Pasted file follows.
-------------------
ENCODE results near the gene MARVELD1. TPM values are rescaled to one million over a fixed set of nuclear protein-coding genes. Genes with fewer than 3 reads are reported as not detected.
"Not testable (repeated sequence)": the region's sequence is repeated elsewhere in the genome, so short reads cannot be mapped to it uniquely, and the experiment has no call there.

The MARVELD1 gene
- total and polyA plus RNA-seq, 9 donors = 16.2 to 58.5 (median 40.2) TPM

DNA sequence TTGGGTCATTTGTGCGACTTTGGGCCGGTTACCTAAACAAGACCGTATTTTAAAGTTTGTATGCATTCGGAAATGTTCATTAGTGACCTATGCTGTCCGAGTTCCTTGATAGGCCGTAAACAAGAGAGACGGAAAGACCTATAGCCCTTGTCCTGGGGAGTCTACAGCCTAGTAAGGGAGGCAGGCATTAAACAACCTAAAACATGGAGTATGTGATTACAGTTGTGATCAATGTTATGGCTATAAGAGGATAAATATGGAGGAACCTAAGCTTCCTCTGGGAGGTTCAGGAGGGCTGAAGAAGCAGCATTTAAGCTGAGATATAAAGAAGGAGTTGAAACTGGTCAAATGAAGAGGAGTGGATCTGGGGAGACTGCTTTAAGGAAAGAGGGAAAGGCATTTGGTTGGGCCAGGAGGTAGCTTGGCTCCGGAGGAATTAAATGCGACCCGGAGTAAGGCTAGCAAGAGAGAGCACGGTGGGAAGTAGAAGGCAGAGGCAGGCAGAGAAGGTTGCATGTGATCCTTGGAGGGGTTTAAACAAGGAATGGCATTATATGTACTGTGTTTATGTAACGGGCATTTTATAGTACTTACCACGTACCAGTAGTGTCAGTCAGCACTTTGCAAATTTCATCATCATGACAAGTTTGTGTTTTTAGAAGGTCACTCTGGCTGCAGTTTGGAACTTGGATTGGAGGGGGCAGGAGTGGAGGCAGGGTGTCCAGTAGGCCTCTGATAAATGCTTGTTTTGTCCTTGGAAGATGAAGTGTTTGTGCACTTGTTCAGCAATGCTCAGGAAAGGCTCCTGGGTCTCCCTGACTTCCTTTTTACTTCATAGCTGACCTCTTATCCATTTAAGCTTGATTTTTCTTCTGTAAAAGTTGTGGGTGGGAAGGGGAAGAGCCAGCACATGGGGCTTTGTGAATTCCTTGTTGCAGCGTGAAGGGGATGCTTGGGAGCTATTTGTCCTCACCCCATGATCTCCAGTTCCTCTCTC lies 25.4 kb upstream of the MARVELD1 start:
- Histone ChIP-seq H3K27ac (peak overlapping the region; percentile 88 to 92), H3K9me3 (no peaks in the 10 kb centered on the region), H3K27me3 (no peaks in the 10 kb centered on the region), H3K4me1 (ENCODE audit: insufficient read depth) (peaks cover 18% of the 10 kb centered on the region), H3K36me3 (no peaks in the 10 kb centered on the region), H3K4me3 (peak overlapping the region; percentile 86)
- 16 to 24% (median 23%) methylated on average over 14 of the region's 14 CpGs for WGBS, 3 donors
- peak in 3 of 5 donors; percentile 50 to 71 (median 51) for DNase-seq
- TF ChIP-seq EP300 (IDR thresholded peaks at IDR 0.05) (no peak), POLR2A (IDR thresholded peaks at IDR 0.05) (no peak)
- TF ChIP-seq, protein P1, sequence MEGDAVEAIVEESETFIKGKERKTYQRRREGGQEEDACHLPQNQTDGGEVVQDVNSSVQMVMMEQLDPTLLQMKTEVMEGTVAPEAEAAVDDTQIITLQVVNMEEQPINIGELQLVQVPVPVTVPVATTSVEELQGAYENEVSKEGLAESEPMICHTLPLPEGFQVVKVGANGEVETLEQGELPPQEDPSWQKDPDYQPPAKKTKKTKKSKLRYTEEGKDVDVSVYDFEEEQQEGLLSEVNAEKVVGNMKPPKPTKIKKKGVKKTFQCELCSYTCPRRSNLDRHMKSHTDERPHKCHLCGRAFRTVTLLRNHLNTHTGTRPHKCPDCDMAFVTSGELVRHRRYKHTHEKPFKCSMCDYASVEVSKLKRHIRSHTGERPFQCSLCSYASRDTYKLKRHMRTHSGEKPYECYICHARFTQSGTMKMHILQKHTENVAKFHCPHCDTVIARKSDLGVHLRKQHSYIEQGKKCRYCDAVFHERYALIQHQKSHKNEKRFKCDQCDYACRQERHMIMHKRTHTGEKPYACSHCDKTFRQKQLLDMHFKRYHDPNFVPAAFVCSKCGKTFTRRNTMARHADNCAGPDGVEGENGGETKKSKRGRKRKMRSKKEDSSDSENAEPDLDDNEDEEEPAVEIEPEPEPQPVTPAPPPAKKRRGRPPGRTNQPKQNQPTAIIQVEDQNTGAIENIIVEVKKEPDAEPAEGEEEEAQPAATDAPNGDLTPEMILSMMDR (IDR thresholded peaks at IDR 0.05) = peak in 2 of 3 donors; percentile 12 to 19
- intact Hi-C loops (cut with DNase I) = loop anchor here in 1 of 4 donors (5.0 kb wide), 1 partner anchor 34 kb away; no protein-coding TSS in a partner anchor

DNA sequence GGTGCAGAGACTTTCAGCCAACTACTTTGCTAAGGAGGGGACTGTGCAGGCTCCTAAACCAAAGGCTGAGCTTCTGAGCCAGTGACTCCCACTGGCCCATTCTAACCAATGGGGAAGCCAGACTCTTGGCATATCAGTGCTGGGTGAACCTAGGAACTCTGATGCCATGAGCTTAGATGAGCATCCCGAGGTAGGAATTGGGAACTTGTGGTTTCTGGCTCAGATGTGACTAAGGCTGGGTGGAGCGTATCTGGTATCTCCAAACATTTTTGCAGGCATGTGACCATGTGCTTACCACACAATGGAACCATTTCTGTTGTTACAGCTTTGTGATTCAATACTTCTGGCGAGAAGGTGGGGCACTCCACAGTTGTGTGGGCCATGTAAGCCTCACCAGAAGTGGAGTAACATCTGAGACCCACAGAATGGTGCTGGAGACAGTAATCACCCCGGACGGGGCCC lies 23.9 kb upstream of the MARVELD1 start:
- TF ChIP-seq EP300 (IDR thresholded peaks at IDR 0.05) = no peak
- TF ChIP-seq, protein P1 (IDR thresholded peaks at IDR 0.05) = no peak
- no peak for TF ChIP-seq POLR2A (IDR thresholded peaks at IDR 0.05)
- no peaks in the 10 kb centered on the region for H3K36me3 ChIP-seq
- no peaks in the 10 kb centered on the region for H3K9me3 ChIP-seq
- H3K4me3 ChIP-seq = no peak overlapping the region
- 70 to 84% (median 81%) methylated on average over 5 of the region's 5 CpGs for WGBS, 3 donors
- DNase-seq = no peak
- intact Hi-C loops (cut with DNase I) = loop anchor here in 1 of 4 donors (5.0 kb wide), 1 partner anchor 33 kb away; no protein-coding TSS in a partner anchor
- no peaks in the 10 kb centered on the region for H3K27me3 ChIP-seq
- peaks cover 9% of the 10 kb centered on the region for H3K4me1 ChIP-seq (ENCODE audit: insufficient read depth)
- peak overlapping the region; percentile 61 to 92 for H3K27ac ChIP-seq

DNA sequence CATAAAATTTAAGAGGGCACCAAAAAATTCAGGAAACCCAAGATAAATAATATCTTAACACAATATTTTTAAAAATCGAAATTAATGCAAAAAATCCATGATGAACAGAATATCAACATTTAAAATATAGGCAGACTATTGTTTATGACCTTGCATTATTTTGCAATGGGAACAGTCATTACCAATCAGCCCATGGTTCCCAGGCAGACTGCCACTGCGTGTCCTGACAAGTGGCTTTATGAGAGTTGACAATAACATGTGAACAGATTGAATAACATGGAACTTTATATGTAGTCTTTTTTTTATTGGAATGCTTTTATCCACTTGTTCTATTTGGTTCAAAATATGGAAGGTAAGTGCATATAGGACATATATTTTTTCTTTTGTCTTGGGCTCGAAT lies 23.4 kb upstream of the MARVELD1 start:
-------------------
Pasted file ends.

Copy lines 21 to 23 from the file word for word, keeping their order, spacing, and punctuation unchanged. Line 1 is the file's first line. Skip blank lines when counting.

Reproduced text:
- intact Hi-C loops (cut with DNase I) = loop anchor here in 1 of 4 donors (5.0 kb wide), 1 partner anchor 33 kb away; no protein-coding TSS in a partner anchor
- no peaks in the 10 kb centered on the region for H3K27me3 ChIP-seq
- peaks cover 9% of the 10 kb centered on the region for H3K4me1 ChIP-seq (ENCODE audit: insufficient read depth)